• Khady Ndoye, La polyglotte (@lapolyglottefr), came to my attention when I first read the program for the Polyglot Conference. A linguist who helps people learn more about African languages, she likes to emphasize the huge variety and number of speakers of African languages. She was preaching to the choir in my case, as I have such a great time learning the East African languages of Somali, Oromo, and Amharic, as much as I can. (I haven’t delved into the West African languages that are spoken here, though.)
  • Ulrike Rettig at “Games4Language” (@Games4Language) attended the conference with her husband. Ulrike works in the area of game-based learning of languages, and her techniques are fascinating. We have been virtually connected for several years thanks to her initiative. She has been a supporter since the beginning, and I was happy to be able to thank her (and speak some German) in person.
  • Léa Tiralarc raised some great questions with me. She lives in France, and she is concerned about the religious divides among people in her hometown. She asked me the question of how learning other languages can help. Because of my religious studies background, combining it with languages caught my attention. I think that learning the language(s) of our so-called enemies at least can help us understand each other better, but at best could end a lot of conflict.
  • Daniel Bogre Udell (@dbudell) and Frederico Andrade (@freddieandrade) the co-founder of Wikitongues (@wikitongues), which aims to record oral histories in every language on the planet. Since I spoke about community languages, it made sense to discuss how to find the languages spoken in our communities, and how to record their oral histories. Since speaking with them, I have more direct questions for people who speak various languages: have your recorded yourself speaking them? Is it available? Please check out the site—let me know if you or someone you know speaks a language that seems a little less well-known. Let’s get him or her on Wikitongues!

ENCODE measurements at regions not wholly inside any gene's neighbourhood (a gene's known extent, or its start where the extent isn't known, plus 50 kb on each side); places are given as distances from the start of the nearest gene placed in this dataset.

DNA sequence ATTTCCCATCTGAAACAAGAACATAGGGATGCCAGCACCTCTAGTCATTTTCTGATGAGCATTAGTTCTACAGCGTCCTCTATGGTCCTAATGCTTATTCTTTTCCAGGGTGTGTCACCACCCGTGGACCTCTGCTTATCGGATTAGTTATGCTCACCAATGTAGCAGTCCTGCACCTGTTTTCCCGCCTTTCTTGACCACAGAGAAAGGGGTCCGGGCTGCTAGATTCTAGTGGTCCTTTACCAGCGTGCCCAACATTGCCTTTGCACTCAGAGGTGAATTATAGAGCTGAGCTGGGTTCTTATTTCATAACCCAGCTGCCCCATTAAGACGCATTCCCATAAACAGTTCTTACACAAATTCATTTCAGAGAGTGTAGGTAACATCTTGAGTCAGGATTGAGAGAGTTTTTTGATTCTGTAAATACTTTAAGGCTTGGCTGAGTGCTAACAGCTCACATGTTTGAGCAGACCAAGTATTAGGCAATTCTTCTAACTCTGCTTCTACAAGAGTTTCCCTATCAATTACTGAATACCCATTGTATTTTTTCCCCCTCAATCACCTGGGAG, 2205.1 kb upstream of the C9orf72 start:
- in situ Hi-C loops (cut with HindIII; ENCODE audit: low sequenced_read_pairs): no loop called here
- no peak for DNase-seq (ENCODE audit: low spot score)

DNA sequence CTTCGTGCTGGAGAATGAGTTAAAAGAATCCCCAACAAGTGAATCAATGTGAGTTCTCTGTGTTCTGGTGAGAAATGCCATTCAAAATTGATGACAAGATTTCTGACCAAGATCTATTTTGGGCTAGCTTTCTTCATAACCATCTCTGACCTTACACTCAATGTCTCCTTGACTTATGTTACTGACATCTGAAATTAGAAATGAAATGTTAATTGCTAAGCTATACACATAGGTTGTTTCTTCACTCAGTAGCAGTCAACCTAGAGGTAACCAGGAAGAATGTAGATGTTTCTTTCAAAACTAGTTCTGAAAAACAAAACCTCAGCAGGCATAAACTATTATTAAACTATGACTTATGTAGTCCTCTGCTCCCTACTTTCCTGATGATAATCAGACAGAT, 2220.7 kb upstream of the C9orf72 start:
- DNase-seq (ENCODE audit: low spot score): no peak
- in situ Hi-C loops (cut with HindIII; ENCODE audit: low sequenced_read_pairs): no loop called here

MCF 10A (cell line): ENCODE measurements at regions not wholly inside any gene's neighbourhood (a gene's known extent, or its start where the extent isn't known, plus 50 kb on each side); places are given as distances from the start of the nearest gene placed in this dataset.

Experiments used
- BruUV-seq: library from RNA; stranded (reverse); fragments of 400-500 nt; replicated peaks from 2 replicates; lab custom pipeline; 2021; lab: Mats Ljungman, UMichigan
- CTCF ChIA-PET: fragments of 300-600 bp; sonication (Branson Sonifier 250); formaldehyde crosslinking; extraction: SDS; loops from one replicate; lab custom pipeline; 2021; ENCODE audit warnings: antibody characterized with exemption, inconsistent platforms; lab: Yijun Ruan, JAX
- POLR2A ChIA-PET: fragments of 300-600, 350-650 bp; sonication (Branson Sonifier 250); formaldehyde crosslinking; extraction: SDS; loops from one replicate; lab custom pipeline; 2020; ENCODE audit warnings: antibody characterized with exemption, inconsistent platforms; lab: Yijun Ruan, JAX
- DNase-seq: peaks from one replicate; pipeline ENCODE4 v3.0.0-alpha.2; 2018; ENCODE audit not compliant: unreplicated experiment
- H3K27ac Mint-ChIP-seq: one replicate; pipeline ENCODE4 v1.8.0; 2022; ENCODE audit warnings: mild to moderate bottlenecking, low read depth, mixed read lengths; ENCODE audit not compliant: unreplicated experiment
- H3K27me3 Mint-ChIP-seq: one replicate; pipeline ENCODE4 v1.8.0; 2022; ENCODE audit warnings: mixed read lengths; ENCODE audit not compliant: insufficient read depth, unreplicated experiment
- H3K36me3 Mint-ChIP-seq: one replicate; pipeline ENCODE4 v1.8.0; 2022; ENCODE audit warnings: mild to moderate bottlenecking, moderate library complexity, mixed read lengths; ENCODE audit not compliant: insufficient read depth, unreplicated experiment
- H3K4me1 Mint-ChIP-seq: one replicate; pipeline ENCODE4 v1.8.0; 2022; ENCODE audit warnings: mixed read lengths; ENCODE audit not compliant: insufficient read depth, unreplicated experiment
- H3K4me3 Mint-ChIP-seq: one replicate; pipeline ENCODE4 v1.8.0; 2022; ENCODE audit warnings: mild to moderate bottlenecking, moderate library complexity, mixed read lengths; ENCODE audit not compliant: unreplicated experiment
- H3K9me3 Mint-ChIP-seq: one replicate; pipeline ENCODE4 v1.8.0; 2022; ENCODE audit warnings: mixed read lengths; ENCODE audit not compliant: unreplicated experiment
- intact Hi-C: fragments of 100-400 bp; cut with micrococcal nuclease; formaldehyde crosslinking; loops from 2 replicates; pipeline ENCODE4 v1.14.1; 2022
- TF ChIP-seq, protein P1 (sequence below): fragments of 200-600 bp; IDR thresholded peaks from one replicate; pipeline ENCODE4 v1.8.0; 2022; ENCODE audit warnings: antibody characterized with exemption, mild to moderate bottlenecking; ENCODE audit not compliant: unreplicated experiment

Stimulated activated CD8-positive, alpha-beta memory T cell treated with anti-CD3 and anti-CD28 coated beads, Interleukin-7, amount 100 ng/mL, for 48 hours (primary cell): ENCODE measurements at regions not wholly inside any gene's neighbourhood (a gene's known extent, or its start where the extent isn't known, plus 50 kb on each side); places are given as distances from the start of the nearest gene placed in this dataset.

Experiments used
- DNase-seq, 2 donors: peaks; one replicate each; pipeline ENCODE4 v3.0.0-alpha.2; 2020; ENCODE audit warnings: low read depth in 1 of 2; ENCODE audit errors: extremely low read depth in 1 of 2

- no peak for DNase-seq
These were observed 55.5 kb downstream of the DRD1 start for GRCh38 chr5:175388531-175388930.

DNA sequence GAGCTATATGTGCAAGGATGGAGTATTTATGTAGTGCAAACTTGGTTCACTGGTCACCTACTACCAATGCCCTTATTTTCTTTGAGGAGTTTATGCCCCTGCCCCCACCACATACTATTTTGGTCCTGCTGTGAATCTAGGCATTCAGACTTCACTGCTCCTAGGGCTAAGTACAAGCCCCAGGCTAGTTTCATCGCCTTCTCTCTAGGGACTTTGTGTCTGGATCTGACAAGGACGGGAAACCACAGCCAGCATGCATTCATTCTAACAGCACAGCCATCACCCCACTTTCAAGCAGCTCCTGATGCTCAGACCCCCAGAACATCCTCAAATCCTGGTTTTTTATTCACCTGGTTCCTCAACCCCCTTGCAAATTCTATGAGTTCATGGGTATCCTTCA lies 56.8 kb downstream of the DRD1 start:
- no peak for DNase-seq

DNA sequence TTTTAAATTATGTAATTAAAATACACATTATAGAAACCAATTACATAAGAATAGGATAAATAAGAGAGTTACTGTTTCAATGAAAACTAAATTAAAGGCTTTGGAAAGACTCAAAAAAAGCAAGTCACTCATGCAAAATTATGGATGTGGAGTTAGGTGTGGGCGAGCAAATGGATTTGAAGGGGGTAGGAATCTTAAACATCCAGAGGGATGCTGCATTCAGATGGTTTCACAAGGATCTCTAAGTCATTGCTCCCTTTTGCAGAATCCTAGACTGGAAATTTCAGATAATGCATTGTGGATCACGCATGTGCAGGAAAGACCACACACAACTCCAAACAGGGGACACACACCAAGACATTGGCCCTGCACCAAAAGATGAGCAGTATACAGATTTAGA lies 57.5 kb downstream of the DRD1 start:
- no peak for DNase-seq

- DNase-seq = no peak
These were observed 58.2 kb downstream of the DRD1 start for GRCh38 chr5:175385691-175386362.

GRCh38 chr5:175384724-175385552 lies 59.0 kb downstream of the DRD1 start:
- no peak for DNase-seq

Who are some of the polyglots you learn from? Who has inspired you?

Photo credit: ROSS HONG KONG / Foter.com / CC BY-NC-SA

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8 thoughts on “Polyglot questions: How do we use languages for good?

  1. Rachel

    I discovered WikiTongues on YouTube a few months ago through a clip of a wonderful young lady speaking Cornish! She was one of the first people in a couple of hundred years to grow up speaking it in the home so that was fascinating to me. I was also pretty chuffed to see quite a number of clips of Gaelic-speakers, although mostly from Glasgow. I’d be interested to see some Canadian Gaelic speakers as I have no idea what that dialect really sounds like.

    If I had the time or the clout to get it done, I’d be heading to Tanunda yesterday to record some Barossadeutsch speakers before they die.


    1. You have some great ideas. Maybe you can head to Tanunda over Christmas holidays…

      I always think I should be recording languages more. I think the more recordings we can have on line, the richer the on-line experience can potentially be.


  2. Pingback: “Loving Language” in Top 100 Language Learning Blogs For Polyglots, Linguists and Learners – Loving Language